FEATURED PHOTO: OHIO SENATE PRESIDENT MATT HUFFMAN-R-12TH DISTRICT
IdeastreamPublicMedia.org, By Jo Ingles-STATEHOUSE NEWS BUREAU, Posted November 28th 2023
The Republican leader of the Ohio Senate says he doesn’t want an abortion amendment to change parts of Issue 1 passed by voters earlier this month to go before voters soon.
On Election Night, Senate President Matt Huffman (R-Lima) issued a statement saying he thinks there would be a “revolving door of ballot campaigns to repeal or replace Issue 1.” But Huffman said that doesn’t mean he wants to see another abortion amendment on the ballot right away.
“I don’t think there, certainly, should be anything on the ballot, certainly in ’24 and we will have to see about that going forward,” Huffman said.
Ohio’s 2024 primary is in March, and the contests for the Republican nominations for president and U.S. Senate are likely to bring out GOP voters. But Huffman said, “I didn’t say anything about putting something on the ballot in March.”
Abortion also played a key role in the August special election, in which voters rejected a proposal to require 60% voter approval to pass future constitutional amendments. The abortion and reproductive rights amendment passed with just under 57%.
House Speaker Jason Stephens (R-Kitts Hill) and Gov. Mike DeWine, who both strongly opposed Issue 1, have also said an abortion issue shouldn’t be on the ballot next year.
Huffman said he thinks there need to be meaningful discussions before deciding how to proceed when it comes to abortion restrictions in Ohio.
“I think it’s a discussion that is in the future, that we are going to have a lot of public input. There is going to have to be a lot of soul-searching in the pro-life community and with a lot of other folks about what the next steps forward are,” Huffman said.
Huffman’s takeaway from passage of Issue 1, the amendment that enshrines abortion rights into the state constitution, boils down to a simple principle.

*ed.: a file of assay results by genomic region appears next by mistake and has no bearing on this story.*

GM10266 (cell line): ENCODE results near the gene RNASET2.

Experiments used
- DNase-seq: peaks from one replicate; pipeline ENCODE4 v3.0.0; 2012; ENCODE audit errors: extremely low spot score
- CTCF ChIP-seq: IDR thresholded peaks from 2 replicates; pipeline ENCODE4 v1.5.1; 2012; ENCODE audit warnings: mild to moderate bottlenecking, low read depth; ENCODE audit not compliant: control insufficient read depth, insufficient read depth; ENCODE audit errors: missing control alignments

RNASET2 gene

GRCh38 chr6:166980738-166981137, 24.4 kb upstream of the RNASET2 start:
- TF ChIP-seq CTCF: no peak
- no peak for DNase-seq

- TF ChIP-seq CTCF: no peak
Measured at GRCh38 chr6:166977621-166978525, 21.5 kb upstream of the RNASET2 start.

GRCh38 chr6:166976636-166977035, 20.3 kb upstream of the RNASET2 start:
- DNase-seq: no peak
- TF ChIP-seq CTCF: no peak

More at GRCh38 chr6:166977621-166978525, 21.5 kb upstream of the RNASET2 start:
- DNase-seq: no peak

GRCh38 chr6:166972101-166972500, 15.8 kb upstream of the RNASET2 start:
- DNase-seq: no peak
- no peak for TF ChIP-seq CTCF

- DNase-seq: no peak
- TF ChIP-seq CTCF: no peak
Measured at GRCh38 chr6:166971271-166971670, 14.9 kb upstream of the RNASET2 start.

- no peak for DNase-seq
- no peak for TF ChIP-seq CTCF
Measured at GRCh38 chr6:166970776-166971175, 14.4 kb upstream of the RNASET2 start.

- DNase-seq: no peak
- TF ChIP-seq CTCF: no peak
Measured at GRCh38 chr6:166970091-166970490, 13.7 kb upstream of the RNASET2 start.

“People don’t like the government telling them what to do,” Huffman said.
Voters also approved Issue 2, which legalizes recreational marijuana for Ohioans over 21.
A 15-week abortion ban?
Some members of the legislature and groups that oppose abortion have floated the idea of a ban on abortions at 15 weeks into a pregnancy. Huffman said he thinks there is support for that as well as exceptions for rape and incest in abortion policy. But neither leader of the Senate supports that.
“Clearly there is a majority of people in Ohio who feel that way. It’s not the way I feel. It’s not the way I feel and it’s not the way the people who elected me feel,” Huffman said.
Senate Minority Leader Nickie Antonio (D-Lakewood) said of the 15-week ban: “That’s something that’s being floated by the Republican caucuses across the country as some kind of compromise, but that is not something the people in Ohio have weighed in on. The majority of the people in Ohio have said that they believe there should be access to abortion and some kind of guardrails.”
And Antonio said Ohioans want viability to be the standard, just like it was when Roe v. Wade was in place. The newly-passed amendment guarantees the right to an abortion up to viability and beyond if a doctor deems it is proper care for the life or health of a patient.
So what happens next?
Some Democratic lawmakers in the House want the legislature to immediately repeal laws on the books that they say violate the new amendment. Both Huffman and Speaker Jason Stephens said they think it will be up to courts to decide which laws are constitutional.
House Minority Leader Allison Russo (D-Upper Arlington) said she suspects Ohioans will have to fight in court to scrap abortion restrictions now on the books.
“I would not be surprised if we start to see things proposed in revised code, forcing the citizens to go to court to get the rights that were earned on Election Day,” Russo said.
But Antonio said given the current makeup of the Republican-dominated legislature, if they tackle abortion policy, it might not have the effect of repealing controversial abortion policies Democratic lawmakers want.
“Yes, they put hoops to jump there. There are barriers to access that make it more difficult but the bottom line is it will be legal, safe in the state of Ohio,” Antonio said. “And at this moment in time, I can accept that over them trying to take away the voice of the people and take away what the people have decided.”